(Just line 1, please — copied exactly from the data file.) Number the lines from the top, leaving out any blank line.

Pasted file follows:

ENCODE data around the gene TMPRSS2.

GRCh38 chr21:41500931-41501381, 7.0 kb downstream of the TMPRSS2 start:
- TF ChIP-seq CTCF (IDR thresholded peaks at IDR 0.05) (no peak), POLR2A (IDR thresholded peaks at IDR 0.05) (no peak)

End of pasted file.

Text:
ENCODE data around the gene TMPRSS2.